Pentagon Ends Daily Hunger Strike Reports: Whither Transparency?

In warfare, many military actions must remain secret. Calls for “greater transparency” are often too simplistic and fail to properly accommodate pressing national security needs. But what is the valid justification for the Pentagon’s decision to end its daily disclosure of the number of hunger-strikers on Guantanamo? More precisely, how can the Pentagon justify this decision when the underlying US action – force-feeding hunger strikers – is at least arguably a violation of the laws of war? [I wrote an Op-ed this summer on the law of war obligations concerning forced-feeding in wartime.]

Carol Rosenberg in the Miami Herald reports on the military’s stated justification:

“‘JTF-Guantánamo allows detainees to peacefully protest but will not further their protests by reporting the numbers to the public,’ the spokesman said. ‘The release of this information serves no operational purpose and detracts from the more important issues, which are the welfare of detainees and the safety and security of our troops.’

He refused to elaborate on how the daily report interfered with troop security and detainee welfare ….”

Must the disclosure of information serve an “operational purpose” for the military to release it? How would the disclosure of hunger strikes and forced feeding interfere with the safety and security of our troops? I suppose one response might be that the Pentagon is simply getting out of the business of a daily report, but might still disclose the information annually or the like. But then the question would not be about the sensitivity of the information itself, but the purported burden of daily reports.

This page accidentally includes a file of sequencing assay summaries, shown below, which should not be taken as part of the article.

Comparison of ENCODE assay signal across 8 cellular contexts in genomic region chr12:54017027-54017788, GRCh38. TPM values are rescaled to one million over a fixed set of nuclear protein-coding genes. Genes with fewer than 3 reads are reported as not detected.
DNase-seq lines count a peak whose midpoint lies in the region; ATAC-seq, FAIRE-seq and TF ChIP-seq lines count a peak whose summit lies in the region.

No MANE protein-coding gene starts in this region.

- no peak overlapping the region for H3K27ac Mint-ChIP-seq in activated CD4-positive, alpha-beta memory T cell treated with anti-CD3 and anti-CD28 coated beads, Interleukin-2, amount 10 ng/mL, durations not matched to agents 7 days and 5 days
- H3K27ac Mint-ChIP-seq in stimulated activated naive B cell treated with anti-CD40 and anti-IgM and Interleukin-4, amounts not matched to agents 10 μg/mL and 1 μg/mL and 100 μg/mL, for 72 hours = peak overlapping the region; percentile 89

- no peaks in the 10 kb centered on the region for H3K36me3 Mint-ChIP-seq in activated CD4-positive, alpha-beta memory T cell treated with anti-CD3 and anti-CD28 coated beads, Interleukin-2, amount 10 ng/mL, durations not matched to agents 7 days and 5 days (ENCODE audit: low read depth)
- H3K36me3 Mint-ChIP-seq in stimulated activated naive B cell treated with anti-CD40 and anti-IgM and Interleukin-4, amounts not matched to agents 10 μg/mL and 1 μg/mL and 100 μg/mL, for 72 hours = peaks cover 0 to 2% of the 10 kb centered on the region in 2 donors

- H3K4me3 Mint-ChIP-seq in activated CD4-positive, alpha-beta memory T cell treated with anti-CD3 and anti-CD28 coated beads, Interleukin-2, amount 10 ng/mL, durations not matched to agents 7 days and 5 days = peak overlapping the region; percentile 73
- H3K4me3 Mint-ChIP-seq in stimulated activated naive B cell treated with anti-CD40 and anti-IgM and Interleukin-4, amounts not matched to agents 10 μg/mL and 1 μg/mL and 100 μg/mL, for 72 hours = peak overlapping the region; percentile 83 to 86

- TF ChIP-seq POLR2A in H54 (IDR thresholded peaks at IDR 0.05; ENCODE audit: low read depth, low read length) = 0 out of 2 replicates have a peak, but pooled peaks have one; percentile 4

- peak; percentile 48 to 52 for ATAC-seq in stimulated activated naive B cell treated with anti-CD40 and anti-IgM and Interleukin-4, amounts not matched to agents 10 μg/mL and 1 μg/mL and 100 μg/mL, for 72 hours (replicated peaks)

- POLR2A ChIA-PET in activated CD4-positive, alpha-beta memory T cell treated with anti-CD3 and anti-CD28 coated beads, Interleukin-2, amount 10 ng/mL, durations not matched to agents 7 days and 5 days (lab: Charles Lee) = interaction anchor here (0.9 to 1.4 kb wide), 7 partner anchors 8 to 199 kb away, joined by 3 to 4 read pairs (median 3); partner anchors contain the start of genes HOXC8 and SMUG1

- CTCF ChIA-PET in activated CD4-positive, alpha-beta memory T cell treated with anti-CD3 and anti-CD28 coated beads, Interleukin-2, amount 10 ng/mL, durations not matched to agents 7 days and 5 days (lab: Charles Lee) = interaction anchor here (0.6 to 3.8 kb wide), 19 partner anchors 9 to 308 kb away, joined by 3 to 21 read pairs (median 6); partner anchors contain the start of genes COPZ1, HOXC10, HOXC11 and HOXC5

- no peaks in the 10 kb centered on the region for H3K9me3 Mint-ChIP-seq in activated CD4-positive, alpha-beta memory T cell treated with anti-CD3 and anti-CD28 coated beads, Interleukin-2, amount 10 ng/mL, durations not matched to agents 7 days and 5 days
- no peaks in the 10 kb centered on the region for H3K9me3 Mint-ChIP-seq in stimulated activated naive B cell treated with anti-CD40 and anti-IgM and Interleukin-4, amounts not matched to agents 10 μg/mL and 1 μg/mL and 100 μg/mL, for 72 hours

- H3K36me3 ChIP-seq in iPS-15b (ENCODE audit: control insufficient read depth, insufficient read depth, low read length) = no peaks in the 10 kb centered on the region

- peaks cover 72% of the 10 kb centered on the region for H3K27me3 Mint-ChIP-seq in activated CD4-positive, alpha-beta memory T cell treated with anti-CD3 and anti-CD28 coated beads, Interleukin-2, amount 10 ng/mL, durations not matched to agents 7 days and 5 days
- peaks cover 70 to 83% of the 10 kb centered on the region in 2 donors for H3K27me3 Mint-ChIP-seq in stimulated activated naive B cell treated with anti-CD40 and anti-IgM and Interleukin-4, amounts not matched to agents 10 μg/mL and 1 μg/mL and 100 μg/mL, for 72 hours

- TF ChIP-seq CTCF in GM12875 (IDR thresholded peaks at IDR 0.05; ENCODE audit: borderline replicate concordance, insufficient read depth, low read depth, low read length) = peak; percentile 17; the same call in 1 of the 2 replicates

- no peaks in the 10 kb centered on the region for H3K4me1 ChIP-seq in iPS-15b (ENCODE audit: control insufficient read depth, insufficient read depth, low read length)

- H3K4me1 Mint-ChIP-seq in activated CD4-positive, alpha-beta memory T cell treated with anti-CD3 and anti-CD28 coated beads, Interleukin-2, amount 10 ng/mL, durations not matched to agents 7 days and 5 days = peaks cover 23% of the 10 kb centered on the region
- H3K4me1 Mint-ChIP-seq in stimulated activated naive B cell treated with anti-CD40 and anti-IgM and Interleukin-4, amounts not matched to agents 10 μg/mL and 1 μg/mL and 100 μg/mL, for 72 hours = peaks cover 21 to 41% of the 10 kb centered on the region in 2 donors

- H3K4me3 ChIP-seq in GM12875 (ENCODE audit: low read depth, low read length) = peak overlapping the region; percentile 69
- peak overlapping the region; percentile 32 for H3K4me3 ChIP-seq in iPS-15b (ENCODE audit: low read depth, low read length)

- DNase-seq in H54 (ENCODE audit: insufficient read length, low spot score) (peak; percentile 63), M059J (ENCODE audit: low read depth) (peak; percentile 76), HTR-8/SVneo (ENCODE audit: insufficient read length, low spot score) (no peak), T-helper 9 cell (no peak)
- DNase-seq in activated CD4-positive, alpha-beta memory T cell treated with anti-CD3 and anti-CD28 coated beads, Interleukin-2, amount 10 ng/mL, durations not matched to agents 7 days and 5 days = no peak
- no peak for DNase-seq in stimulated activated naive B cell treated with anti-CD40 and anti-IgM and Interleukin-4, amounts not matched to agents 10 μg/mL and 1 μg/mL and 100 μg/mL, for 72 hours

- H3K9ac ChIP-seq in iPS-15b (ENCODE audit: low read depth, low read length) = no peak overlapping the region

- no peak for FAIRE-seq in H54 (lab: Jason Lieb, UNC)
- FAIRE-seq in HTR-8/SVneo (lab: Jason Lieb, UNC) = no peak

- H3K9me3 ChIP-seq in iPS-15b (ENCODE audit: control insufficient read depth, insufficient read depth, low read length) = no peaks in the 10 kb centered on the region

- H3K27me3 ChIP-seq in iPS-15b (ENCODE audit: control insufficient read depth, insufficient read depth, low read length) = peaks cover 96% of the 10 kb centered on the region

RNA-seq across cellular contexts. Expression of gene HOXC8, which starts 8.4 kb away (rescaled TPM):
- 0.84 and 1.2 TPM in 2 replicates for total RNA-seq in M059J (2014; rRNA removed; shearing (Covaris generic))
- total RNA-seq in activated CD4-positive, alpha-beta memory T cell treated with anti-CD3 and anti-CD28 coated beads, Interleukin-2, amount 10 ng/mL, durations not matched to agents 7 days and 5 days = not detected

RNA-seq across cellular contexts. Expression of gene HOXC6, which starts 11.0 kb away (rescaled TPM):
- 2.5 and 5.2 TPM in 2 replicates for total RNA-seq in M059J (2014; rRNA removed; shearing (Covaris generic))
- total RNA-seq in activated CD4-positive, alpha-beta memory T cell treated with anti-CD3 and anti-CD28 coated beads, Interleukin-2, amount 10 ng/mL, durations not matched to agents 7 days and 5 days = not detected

The situation of hunger strikes and forced feeding implicate important ethical and legal concerns about the treatment of detainees. On Tuesday, Just Security published a guest post from the Attaché to the Holy See concerning drones and targeted killing. One line in the Holy See’s Statement on the issue of transparency seems appropriate here as well:

“When vital data … is withheld from scrutiny, how can compliance with international law, international humanitarian law and ethical standards be verified?”

 

About the Author(s)

Ryan Goodman

Co-Editor-in-Chief of Just Security, Anne and Joel Ehrenkranz Professor of Law at New York University School of Law, former Special Counsel to the General Counsel of the Department of Defense (2015-2016). You can follow him on Twitter @rgoodlaw.